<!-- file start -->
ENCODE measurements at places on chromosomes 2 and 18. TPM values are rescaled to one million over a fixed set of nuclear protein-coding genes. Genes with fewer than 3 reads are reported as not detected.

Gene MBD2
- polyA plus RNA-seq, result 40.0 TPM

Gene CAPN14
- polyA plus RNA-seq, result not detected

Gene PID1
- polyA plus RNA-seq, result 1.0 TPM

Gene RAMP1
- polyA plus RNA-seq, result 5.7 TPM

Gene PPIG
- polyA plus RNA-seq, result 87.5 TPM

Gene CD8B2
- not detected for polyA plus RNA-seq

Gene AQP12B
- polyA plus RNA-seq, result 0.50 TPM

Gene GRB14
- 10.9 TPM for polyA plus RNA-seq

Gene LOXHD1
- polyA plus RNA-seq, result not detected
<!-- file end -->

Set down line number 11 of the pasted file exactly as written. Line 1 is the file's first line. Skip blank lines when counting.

- polyA plus RNA-seq, result 87.5 TPM